‘Motorway’ is a simple song of joy about a trucker hauling his thirty ton Scania down the M6 and watching the sun rise, its only controversial aspect being the fact that the only reason he’s able to drive all night is that he’s got his “double white line”. Anyway if the Steve Gibbons band can get away with an homage to drug dealing with ‘Tulane’, even doing it on TOTP, who’s gonna worry about a little ol’ line like that, EMI? Anyway, it’s a great song. Like all Tom’s songs, it’s packed with the sort of concrete positive metaphors that Chuck Berry used to have a patent on. And when I heard the rough mix of the backing track in the studio, I just leapt around singing along and shouting that it sounded just like a coarse Tamla record. And nearly got thrown out of the studio for my pains. Not by Tom but by the producer, the Who’s sound engineer, Bob Pridden, doing the honours here with a barn of a room and the Island mobile.

Bill’s done a great job (though he couldn’t find a small speaker for me to hear it on – I never trust those massive studio jobs – everything sounds good on them). He’s got the football crowd sing-along ambience spot on and given the TRB the biting guitar sound they’ve needed all along and have never until now quite found. But Bob was EMI’s choice, not the band’s. They’d been working with Jon Miller since earlier this year and had done a version of ‘Motorway’ with him. But EMI didn’t like it. So a new producer was found and it was EMI who made the decision. The first of many compromises, with the office not the band calling the shots? That was what I wanted to know but it wasn’t until the next day I was able to ask Tom. Getting the vocal track down didn’t go quite as had been hoped and EMI suddenly got ultra-conscious of money being wasted by our lazing, talking to the band and taking pictures. Besides, how honest can Tom be with his Artist Development geezer from EMI (sounds more like Motown’s infamous grooming schools than rock ‘n’ roll to me) sitting five feet away?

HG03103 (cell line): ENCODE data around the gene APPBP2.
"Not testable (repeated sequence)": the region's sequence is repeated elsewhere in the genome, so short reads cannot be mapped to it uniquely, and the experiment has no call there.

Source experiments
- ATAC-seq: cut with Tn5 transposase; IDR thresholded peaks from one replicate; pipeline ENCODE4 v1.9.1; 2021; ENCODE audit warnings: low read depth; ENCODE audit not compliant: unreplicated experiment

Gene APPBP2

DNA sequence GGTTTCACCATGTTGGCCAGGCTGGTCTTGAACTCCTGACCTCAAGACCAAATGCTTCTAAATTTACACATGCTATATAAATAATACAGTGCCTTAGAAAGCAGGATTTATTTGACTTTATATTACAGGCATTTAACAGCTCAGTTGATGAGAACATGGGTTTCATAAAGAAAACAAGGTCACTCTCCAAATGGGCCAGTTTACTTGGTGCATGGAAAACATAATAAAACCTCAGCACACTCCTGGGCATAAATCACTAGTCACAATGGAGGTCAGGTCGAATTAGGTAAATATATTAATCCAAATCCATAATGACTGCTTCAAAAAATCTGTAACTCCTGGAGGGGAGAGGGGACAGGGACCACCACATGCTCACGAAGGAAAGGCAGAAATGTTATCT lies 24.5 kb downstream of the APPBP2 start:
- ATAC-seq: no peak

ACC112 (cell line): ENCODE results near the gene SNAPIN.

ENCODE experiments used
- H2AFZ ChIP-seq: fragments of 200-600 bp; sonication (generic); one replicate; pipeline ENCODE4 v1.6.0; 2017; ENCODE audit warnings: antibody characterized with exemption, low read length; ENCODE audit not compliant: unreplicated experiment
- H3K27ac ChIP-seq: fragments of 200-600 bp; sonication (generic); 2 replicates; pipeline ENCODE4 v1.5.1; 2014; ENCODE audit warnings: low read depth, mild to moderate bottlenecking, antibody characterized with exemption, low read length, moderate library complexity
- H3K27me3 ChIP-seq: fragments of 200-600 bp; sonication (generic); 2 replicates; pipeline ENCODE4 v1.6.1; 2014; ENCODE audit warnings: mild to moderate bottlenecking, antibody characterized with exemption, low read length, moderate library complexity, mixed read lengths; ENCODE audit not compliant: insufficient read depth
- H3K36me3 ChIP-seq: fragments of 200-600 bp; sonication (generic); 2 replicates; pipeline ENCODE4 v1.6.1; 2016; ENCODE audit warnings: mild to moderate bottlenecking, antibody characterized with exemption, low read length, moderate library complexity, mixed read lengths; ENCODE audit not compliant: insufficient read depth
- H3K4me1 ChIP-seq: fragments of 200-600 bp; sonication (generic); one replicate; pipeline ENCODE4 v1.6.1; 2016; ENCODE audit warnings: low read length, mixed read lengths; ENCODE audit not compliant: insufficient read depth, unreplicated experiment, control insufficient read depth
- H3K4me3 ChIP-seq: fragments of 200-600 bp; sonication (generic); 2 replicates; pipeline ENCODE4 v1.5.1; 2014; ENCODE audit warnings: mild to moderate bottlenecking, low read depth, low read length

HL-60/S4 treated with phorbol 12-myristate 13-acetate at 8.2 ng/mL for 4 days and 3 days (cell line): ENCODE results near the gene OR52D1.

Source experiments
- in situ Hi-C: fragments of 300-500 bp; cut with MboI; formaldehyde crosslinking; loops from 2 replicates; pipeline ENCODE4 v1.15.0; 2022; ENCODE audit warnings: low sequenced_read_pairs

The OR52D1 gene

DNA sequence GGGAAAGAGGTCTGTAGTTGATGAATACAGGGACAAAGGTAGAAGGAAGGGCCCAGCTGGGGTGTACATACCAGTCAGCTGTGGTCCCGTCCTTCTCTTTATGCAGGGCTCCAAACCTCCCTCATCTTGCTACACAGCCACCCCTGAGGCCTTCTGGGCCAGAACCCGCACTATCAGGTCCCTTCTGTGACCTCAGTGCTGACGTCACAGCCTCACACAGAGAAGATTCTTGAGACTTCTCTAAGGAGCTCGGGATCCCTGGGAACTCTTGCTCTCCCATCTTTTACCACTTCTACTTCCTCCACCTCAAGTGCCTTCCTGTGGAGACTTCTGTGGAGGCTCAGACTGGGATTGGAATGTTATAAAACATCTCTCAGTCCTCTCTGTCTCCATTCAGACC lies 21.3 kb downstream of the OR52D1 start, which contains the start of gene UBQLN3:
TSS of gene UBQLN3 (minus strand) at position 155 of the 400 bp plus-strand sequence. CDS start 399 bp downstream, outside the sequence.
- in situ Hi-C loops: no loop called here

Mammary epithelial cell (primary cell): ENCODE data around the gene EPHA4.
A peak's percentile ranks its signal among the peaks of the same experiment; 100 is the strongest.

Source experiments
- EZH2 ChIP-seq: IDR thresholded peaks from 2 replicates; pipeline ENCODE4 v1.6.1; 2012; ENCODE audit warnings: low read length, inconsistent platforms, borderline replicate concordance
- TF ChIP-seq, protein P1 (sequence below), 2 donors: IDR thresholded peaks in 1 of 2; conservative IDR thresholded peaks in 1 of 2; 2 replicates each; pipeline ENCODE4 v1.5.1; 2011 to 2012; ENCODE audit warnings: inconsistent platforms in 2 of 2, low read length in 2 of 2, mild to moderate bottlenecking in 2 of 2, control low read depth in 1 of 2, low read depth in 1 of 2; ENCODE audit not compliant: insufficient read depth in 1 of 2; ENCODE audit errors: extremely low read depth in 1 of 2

So now we reassemble and switch on the tape recorder the next day, travelling up to the gig in the hired Cortina. Much to Tom’s chagrin, it’s a mucky yellow series 3, not the Mark 1 1600E grey Cortina he covets in the song of the same title. He does admit, however, that the new ones are more comfortable to drive. Seeing how Elvis got his Cadillac when he put his John Henry on the line for RCA, I ask Tom how come he didn’t get his grey Cortina out of EMI. He laughs. The ice broken, I press on to the more serious points about the relationship with EMI. Was there any pressure to put out such a relatively uncontroversial song?

“We were planning to use ‘Motorway’ whichever company we went to, even if we pressed it ourselves. We were quite determined to go ahead, with or without a record company. It wasn’t that important that we had a record deal. We had a truck, we had our gear, we were reasonably self-supporting. We were going to press it ourselves anyway so we could get it out to the kids on the street.”